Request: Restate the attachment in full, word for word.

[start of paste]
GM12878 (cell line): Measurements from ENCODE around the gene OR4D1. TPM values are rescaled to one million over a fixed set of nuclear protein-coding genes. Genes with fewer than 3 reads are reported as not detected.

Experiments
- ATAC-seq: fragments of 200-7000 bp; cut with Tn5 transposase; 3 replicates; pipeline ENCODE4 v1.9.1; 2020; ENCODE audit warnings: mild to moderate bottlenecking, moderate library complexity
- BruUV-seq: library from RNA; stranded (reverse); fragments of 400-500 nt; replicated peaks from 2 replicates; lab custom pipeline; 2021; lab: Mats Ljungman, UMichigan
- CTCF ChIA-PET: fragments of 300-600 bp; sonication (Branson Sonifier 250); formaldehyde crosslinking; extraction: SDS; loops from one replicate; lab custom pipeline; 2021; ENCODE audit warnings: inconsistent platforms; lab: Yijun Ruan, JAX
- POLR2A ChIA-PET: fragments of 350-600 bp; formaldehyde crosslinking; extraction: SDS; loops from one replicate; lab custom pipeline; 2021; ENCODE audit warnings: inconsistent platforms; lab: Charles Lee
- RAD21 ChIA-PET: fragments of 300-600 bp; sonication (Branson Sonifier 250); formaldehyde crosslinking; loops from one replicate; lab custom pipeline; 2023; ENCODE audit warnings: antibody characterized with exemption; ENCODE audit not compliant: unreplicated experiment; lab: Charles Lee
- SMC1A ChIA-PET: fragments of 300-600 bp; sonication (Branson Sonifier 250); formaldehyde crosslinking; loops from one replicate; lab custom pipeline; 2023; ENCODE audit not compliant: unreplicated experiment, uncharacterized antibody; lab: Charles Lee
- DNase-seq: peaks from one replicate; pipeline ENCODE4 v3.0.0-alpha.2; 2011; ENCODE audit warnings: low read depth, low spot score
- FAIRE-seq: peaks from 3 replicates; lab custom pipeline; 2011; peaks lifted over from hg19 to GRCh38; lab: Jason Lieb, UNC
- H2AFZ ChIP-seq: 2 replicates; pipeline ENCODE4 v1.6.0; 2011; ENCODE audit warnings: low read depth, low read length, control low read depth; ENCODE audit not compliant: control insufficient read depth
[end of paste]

GM12878 (cell line): Measurements from ENCODE around the gene OR4D1. TPM values are rescaled to one million over a fixed set of nuclear protein-coding genes. Genes with fewer than 3 reads are reported as not detected.

Experiments
- ATAC-seq: fragments of 200-7000 bp; cut with Tn5 transposase; 3 replicates; pipeline ENCODE4 v1.9.1; 2020; ENCODE audit warnings: mild to moderate bottlenecking, moderate library complexity
- BruUV-seq: library from RNA; stranded (reverse); fragments of 400-500 nt; replicated peaks from 2 replicates; lab custom pipeline; 2021; lab: Mats Ljungman, UMichigan
- CTCF ChIA-PET: fragments of 300-600 bp; sonication (Branson Sonifier 250); formaldehyde crosslinking; extraction: SDS; loops from one replicate; lab custom pipeline; 2021; ENCODE audit warnings: inconsistent platforms; lab: Yijun Ruan, JAX
- POLR2A ChIA-PET: fragments of 350-600 bp; formaldehyde crosslinking; extraction: SDS; loops from one replicate; lab custom pipeline; 2021; ENCODE audit warnings: inconsistent platforms; lab: Charles Lee
- RAD21 ChIA-PET: fragments of 300-600 bp; sonication (Branson Sonifier 250); formaldehyde crosslinking; loops from one replicate; lab custom pipeline; 2023; ENCODE audit warnings: antibody characterized with exemption; ENCODE audit not compliant: unreplicated experiment; lab: Charles Lee
- SMC1A ChIA-PET: fragments of 300-600 bp; sonication (Branson Sonifier 250); formaldehyde crosslinking; loops from one replicate; lab custom pipeline; 2023; ENCODE audit not compliant: unreplicated experiment, uncharacterized antibody; lab: Charles Lee
- DNase-seq: peaks from one replicate; pipeline ENCODE4 v3.0.0-alpha.2; 2011; ENCODE audit warnings: low read depth, low spot score
- FAIRE-seq: peaks from 3 replicates; lab custom pipeline; 2011; peaks lifted over from hg19 to GRCh38; lab: Jason Lieb, UNC
- H2AFZ ChIP-seq: 2 replicates; pipeline ENCODE4 v1.6.0; 2011; ENCODE audit warnings: low read depth, low read length, control low read depth; ENCODE audit not compliant: control insufficient read depth